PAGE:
The Consecration of Bishop Jean-Nectaire of Paris by St. John Maximovitch
(Side Note: One of the Acolytes seen in the background is a very young Paul Loukianoff, the future Archbishop Peter of Chicago)
WHAT IS THE WESTERN RITE?
The Holy Catholic Church; otherwise known as the Orthodox Church, was united across all of the Holy Roman Empire. From Byzantium in the east all the way to Rome in the west and even in the British Isles and what is now modern-day France. The Church existed in a way that was united in doctrine and theology for over a thousand years after the day of Pentecost in AD 33.
The Liturgy, or “work of the people” varied from east to west due to the cultural and societal makeup of the regions in which the Church existed. In the West, the Liturgy, like the Latin language, tended to be terse and Patristic. Yet slight differences were reflected in the Liturgies of Rome, Milan, Toledo, and Lyons. The differences came to be known as rites: Ambrosian, Roman, Mozarabic, and Gallican and were named after Saints Ambrose, Gregory, and Germanus. Further, within the Roman Rite there developed Uses of which Sarum is perhaps best known.
The Christians of the Eastern Roman Empire (*Byzantium or Constantinople) primarily celebrated the Liturgy of St. John Chrysostom and the Liturgy of St. Basil the Great which, reflecting the Eastern culture continued to evolve. Each of these Liturgies contained the essential elements that were required to be canonically correct and united in theology, but differed in appearance, hymnody, and language. Much was borrowed between them in the early years less in the latter.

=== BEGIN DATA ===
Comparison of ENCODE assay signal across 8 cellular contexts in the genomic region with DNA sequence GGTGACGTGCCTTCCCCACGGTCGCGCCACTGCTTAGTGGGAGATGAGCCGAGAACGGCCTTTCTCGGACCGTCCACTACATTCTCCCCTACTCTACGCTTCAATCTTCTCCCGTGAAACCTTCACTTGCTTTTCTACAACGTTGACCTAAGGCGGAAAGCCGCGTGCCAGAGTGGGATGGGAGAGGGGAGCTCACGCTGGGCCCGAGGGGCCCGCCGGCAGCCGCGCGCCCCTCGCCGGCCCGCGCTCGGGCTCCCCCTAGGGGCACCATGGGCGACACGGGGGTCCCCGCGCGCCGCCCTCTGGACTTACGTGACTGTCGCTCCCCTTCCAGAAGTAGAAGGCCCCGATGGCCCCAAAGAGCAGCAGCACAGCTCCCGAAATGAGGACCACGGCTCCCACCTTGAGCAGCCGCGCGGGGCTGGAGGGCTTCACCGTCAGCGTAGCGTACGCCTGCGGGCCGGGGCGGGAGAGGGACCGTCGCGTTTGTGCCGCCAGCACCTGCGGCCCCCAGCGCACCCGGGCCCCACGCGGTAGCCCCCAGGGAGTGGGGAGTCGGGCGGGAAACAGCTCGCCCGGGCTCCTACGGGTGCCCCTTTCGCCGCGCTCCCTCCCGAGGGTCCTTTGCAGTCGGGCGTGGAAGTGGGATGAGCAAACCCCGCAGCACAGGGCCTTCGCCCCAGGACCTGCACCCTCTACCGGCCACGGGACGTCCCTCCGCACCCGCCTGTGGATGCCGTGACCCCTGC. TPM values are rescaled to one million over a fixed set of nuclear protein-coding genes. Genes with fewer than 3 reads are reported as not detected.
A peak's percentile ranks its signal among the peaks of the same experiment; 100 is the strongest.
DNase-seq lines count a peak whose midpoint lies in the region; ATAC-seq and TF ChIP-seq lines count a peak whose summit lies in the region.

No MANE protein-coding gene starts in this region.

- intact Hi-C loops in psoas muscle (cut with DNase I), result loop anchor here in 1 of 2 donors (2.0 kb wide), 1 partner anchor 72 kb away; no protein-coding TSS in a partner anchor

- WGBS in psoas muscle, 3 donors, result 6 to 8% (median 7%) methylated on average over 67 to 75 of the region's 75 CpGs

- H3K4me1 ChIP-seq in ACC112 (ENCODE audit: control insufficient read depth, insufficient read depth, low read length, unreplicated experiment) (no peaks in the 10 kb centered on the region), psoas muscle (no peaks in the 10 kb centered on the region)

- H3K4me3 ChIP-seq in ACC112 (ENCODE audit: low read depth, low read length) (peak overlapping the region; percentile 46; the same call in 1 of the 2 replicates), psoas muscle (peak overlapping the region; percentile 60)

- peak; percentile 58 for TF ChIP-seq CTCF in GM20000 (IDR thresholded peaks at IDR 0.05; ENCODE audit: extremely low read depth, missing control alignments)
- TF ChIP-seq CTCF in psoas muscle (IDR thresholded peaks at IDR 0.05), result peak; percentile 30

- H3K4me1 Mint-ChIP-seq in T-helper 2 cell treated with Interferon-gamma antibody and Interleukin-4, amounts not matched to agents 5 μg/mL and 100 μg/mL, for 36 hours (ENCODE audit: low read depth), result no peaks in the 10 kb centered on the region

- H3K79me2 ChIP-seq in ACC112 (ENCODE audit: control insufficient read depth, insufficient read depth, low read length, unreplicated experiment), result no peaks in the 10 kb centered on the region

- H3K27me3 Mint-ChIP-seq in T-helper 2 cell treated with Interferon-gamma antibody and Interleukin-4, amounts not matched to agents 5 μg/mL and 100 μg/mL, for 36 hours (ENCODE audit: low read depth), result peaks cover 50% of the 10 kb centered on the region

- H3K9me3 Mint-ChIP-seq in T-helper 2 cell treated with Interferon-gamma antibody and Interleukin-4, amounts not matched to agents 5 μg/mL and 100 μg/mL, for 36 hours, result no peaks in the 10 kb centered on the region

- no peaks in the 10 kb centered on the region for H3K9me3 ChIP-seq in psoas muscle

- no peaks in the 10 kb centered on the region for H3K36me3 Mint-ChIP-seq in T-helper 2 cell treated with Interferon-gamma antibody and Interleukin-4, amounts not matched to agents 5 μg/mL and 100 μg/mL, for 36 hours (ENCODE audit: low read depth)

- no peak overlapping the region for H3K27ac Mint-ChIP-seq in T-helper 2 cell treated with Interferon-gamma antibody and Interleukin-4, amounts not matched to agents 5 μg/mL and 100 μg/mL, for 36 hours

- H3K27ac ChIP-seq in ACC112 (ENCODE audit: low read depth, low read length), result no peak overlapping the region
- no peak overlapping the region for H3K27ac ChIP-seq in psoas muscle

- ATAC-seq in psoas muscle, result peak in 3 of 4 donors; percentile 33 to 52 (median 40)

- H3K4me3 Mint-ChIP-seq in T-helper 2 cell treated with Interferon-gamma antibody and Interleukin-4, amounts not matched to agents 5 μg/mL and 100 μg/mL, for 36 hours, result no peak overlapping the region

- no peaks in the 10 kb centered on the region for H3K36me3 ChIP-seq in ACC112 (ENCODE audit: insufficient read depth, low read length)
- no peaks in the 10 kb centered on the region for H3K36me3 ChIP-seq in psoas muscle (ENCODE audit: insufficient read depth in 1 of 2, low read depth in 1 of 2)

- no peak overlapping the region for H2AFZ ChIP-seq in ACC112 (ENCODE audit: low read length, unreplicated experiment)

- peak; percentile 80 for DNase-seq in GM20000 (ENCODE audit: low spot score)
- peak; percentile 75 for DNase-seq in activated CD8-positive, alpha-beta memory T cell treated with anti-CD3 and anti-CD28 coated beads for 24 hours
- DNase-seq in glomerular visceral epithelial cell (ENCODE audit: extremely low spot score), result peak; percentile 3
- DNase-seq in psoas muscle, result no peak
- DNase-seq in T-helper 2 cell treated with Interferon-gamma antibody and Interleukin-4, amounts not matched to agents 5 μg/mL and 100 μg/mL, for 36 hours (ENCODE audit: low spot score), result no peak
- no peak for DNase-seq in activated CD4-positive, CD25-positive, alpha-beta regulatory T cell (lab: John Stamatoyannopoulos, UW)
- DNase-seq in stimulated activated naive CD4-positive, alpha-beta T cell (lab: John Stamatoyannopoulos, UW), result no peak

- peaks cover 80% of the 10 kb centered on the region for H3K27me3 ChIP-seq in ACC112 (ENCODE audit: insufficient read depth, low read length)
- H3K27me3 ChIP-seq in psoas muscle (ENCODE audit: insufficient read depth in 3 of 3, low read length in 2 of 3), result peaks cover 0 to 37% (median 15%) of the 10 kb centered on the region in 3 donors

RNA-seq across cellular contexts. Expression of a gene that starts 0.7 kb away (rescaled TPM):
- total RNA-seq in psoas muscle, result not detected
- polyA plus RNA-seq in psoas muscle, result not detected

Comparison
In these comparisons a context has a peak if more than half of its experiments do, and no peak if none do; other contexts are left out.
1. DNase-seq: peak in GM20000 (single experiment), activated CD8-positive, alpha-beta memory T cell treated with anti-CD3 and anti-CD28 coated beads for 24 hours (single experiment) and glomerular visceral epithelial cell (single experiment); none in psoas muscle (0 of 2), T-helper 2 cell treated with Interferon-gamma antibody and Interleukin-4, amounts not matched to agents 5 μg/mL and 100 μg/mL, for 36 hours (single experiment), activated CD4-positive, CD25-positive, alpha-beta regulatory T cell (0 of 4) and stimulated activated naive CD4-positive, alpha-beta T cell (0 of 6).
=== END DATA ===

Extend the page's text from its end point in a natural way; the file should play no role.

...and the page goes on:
The Great Schism
In AD 1054, what has become known as the Great Schism occurred, thus ending effective communication and cooperation between the Church in the east and the west. The Church in the west began to operate as its own distinct entity that was separate from the Christian Church in the east.
It became known to the world as the Latin Church whereas the church in the east became known as the Eastern Orthodox Church.
It is noteworthy to remember that the Western Rite was almost a thousand years old when Christianity was introduced to the people of Kievan Rus, modern day Russia.
The Western-Rite of the Orthodox Church is a concerted effort by the Russian Orthodox Church Outside Russia among others to pastorally respond to the numerous requests of Western Christians to re-establish the Western Church as it existed prior to the Great Schism.
It is an outreach to peoples who have grown up in countries that have been populated by Protestant and Roman Catholic communities to offer the fullness of the Faith as it existed prior to the schism.
Many people in America and other countries who would not normally come into the Orthodox Church due to the uniqueness of the worship style of the Eastern liturgies, or the ethnic cultures, may find something comfortably familiar in the Western-Rite liturgies, while retaining the unity in sound doctrine and theology of the Orthodox Church.
Father Aidan Keller chanting at the 2015 ROCOR Western Rite Conference